Friday, 15 June 2012

Something Good - review

Written by: Dombo (@DomOJFryer)

Where's Dom gone?
The Firestation, Windsor
Was Dom fond? 

Something Good descended on Windsor – and it wasn't Eurovision. Promising young playwright Georgia Coles-Riley brings the lives of four university housemates into the spotlight as they attempt to stay up through the night, until their 9 AM lecture. The events that follow are amusing and at times incredibly compelling. As you walk into the dimly lit basement of the converted Firestation, you are greeted by a view which is, to me at least, all too familiar; a mess. However, unlike the mess in my bedroom, this one is pre-meditated and well conceived (also, this mess would be there only for one night, and smells fine). Every pizza box and empty bottle is meticulously placed; make no mistake, any student would feel at home on this stage. Lauren Buckley, in her role of set designer, is to be thanked for this.

The cast is incredibly strong, with Rebecca Harrod and Frankie Abbley displaying the considerable chemistry needed to play two university friends who live together. Brigitta Rose is superb in her role as Mari, a seemingly naïve and childish student who appears to have a fatal attraction to Dirk, the “lad” of the house. Dirk, played by the fantastic Jack Gordon Hughes, is most certainly the comic relief of the group. Even the cameo roles of Ben, a boy whom Ellen (Harrod) brings home, and the Neighbour (played by Alex Lawson and Jade Kearney respectively) are brilliant for the limited time they are on stage. All of the above are directed superbly by Charlotte Lewis, each providing characters who we can both like and relate to.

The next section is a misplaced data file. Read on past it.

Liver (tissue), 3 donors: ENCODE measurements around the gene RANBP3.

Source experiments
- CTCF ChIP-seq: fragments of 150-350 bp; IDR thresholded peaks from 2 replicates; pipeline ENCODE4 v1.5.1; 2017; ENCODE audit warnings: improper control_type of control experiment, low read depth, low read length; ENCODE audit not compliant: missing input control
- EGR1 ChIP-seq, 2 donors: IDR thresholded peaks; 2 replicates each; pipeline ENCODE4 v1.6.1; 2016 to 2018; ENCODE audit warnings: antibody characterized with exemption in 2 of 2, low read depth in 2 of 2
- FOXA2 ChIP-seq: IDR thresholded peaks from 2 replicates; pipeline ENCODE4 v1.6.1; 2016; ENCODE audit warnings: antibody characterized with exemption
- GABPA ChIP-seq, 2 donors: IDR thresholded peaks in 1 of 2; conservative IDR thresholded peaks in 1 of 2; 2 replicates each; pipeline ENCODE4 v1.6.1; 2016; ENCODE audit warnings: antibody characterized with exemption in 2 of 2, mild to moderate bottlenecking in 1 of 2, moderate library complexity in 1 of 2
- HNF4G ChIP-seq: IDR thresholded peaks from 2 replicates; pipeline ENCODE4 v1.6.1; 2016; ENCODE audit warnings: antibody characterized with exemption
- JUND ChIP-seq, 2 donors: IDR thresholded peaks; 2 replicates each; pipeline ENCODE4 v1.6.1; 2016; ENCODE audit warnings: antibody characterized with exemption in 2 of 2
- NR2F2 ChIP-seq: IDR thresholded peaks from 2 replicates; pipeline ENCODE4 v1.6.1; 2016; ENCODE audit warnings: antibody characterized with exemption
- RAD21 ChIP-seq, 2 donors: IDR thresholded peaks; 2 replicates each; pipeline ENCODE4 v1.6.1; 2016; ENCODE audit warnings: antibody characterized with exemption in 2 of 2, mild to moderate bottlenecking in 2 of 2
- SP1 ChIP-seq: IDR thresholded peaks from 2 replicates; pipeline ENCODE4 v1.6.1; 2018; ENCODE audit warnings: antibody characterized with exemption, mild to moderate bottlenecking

It would be impossible to review a piece of new writing without mentioning the writing, right? Well, I've done it now, so here goes; I wanted more. Perhaps it was down to the limited timeslot which the piece had, or maybe my simple brain, but I was left with many questions upon leaving the auditorium. The comedy moments in the play were touched on beautifully and the jokes were good; it was the darker, more serious moments which left me wondering. To this end, the play would most certainly benefit from being extended, as I feel it would give more opportunity for explanation. However, there is no questioning that there is talent here, and Georgia Coles-Riley, a member of The Sherman Theatre's Advanced Writers' Programme, will surely produce not just Something Good, but perhaps Something Great, very soon.

1 comment:

Anonymous said...

A wonderful review :)